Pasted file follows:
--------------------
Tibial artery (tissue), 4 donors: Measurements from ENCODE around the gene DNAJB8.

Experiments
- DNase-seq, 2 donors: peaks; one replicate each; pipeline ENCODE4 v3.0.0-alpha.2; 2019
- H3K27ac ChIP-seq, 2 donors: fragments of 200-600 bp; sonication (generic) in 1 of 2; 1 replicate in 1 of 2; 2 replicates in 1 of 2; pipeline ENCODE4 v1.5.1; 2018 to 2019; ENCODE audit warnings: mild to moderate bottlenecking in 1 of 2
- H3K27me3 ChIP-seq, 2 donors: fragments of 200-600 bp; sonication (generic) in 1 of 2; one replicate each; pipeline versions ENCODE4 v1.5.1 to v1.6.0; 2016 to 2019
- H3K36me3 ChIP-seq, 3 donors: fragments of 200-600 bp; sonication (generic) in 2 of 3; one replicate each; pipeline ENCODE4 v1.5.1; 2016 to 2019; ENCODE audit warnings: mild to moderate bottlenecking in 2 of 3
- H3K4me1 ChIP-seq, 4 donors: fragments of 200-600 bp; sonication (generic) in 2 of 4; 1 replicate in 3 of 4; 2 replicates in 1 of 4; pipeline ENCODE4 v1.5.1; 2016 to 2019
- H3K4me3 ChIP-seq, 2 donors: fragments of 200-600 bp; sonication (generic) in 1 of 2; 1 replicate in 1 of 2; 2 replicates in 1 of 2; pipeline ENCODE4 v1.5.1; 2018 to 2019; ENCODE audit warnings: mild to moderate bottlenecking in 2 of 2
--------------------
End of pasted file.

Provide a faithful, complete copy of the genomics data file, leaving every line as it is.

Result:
Tibial artery (tissue), 4 donors: Measurements from ENCODE around the gene DNAJB8.

Experiments
- DNase-seq, 2 donors: peaks; one replicate each; pipeline ENCODE4 v3.0.0-alpha.2; 2019
- H3K27ac ChIP-seq, 2 donors: fragments of 200-600 bp; sonication (generic) in 1 of 2; 1 replicate in 1 of 2; 2 replicates in 1 of 2; pipeline ENCODE4 v1.5.1; 2018 to 2019; ENCODE audit warnings: mild to moderate bottlenecking in 1 of 2
- H3K27me3 ChIP-seq, 2 donors: fragments of 200-600 bp; sonication (generic) in 1 of 2; one replicate each; pipeline versions ENCODE4 v1.5.1 to v1.6.0; 2016 to 2019
- H3K36me3 ChIP-seq, 3 donors: fragments of 200-600 bp; sonication (generic) in 2 of 3; one replicate each; pipeline ENCODE4 v1.5.1; 2016 to 2019; ENCODE audit warnings: mild to moderate bottlenecking in 2 of 3
- H3K4me1 ChIP-seq, 4 donors: fragments of 200-600 bp; sonication (generic) in 2 of 4; 1 replicate in 3 of 4; 2 replicates in 1 of 4; pipeline ENCODE4 v1.5.1; 2016 to 2019
- H3K4me3 ChIP-seq, 2 donors: fragments of 200-600 bp; sonication (generic) in 1 of 2; 1 replicate in 1 of 2; 2 replicates in 1 of 2; pipeline ENCODE4 v1.5.1; 2018 to 2019; ENCODE audit warnings: mild to moderate bottlenecking in 2 of 2